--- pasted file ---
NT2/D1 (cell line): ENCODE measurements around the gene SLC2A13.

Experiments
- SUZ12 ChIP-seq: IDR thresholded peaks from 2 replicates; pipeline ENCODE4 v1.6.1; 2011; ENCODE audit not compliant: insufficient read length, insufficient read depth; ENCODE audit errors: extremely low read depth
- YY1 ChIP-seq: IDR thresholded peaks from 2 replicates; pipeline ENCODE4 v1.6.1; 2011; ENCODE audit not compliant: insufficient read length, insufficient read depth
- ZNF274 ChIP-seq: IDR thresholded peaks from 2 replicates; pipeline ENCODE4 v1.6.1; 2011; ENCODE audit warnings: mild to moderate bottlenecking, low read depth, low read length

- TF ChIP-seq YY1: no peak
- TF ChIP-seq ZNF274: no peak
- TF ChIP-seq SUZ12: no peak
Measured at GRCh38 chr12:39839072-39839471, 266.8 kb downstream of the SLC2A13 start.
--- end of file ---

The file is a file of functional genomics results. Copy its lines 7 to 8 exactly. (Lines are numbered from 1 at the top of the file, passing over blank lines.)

- TF ChIP-seq ZNF274: no peak
- TF ChIP-seq SUZ12: no peak